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Waterjet
Wednesday | 08 January, 2014 | 1:30 pm

Powerful playbook

By Gretchen Salois

Above: MultiCam 6508-W CNC waterjet with 10-foot by 20-foot water table.

Quick turnaround, fuss-free part-making boosts bottom line

December 2013 - As the economy works to reel itself up from the depths of debt, many industries previously in a slump are experiencing a resurgence. More often than not manufacturers find themselves competing for orders as sectors like oil and gas ramp up production. In Montoursville, Pa., Logue Industries Inc., uses its waterjet to achieve the quality and quick-paced response time expected by customers. 

The ability to acclimate to the marketplace is key when the idea is to outbid competitors for a job. The right cutting method allows Logue Industries to meet needed tolerances and cut a wide range of materials, including carbon and stainless steels. The company turned to Dallas-Fort Worth Airport, Texas-based MultiCam Inc., for a 6508-W CNC 10-foot by 20-foot, 50 hp KMT intensifier waterjet system.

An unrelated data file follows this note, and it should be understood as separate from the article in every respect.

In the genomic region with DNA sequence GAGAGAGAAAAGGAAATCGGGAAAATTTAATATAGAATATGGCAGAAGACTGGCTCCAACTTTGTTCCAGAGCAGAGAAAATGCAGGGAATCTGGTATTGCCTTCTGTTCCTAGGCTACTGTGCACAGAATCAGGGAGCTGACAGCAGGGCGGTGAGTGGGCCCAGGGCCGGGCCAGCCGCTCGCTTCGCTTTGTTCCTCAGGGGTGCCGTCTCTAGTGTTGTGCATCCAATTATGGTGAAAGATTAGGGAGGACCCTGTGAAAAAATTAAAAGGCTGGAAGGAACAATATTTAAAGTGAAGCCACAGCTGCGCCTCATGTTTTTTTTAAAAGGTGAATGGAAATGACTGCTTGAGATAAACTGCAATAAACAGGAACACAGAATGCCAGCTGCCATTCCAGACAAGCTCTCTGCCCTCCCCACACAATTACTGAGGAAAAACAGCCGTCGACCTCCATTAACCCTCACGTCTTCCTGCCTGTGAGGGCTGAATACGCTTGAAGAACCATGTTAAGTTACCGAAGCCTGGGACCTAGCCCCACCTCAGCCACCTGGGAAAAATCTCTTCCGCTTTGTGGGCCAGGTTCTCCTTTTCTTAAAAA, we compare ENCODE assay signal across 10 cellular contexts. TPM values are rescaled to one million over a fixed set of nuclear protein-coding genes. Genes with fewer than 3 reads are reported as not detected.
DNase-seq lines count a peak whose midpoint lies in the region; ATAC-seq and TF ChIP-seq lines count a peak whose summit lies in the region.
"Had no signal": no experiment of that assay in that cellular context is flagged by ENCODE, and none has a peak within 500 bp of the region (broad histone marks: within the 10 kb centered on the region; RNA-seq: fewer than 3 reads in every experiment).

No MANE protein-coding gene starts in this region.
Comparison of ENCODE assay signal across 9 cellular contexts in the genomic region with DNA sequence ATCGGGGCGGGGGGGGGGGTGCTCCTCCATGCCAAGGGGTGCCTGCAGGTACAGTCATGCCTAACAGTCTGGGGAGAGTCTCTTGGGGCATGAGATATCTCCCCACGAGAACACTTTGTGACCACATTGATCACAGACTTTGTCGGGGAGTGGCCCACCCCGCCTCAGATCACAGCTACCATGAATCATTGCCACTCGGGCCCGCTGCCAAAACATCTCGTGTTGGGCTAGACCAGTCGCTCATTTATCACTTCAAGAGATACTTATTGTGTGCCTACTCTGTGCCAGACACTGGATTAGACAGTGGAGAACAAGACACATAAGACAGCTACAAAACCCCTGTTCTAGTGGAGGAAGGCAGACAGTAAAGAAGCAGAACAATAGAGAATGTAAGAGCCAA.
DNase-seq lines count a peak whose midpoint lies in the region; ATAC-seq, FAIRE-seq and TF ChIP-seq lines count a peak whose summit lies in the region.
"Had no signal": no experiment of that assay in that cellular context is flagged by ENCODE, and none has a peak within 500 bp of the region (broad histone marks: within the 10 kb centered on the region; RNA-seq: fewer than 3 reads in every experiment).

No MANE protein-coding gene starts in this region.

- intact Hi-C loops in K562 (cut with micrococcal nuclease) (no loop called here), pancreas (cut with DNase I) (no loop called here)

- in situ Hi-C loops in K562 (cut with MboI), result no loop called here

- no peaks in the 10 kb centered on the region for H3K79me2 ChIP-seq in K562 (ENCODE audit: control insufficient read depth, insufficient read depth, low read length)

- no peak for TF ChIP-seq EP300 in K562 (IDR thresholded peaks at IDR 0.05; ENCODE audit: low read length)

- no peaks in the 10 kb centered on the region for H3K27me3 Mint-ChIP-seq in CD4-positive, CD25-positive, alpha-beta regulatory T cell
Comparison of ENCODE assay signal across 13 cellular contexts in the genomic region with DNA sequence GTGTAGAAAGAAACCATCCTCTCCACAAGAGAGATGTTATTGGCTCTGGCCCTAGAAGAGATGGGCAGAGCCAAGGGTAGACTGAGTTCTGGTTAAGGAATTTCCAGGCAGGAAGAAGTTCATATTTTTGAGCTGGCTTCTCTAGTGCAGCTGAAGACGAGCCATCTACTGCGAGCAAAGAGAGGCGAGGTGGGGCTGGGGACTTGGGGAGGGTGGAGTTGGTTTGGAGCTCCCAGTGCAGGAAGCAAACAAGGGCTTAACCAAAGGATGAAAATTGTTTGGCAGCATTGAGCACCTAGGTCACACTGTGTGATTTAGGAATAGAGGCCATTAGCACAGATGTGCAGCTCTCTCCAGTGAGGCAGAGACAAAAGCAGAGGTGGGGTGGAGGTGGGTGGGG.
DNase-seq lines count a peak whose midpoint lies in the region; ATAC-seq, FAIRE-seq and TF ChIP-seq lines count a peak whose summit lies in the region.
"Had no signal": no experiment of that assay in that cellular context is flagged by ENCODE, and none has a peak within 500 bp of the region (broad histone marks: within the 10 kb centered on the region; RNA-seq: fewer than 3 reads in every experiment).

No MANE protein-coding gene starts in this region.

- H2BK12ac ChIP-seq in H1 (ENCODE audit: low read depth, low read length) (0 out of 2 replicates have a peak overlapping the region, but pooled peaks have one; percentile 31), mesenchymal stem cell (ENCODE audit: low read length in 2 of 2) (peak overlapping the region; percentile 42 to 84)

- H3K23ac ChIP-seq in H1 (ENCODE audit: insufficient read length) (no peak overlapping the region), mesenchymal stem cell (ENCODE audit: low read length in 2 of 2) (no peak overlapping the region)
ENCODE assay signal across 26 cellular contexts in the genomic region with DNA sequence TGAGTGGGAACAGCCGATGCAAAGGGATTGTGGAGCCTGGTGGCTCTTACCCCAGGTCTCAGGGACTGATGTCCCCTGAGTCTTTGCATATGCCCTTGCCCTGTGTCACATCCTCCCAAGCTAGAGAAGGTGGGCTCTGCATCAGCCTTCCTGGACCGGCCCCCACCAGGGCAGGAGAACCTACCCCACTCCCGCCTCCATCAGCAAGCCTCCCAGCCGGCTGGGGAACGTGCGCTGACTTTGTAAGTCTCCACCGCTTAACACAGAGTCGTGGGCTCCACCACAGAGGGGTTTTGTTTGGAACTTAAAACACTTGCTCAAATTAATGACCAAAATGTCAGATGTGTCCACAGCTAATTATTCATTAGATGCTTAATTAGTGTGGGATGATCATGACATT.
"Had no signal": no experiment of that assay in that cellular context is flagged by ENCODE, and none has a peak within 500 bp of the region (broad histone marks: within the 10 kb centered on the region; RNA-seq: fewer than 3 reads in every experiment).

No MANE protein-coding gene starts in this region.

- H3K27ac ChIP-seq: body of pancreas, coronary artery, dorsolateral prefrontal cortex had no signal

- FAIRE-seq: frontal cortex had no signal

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Part of the MultiCam 6000 series waterjet cutting systems, the 6508-W features an all-steel, stress-relieved bridge and rail design. The X- and Y-axis rails are manufactured from heavy structural steel tubing with precision-machined bearing references, dual-side brushless digital AC servo drives, full bellows on all axes, and fast switching between pure water and abrasive cutting. It also has EZ Control, EZ Suite software, and uses standard Ethernet interface with DNC file system and unlimited file size transfer capabilities—all standard on MultiCam 6000 models. 

As a job shop, Logue primarily cuts carbon and stainless steels and aluminum. “We have been able to notch and split pipe lengthwise up to 20 inches OD,” says Bob Cox, general manager at Logue. “That’s been a benefit to us. On a day-to-day basis, the 6508-W is a workhorse cutting out custom 5⁄8-inch-thick stainless steel and A36 steel flanges.”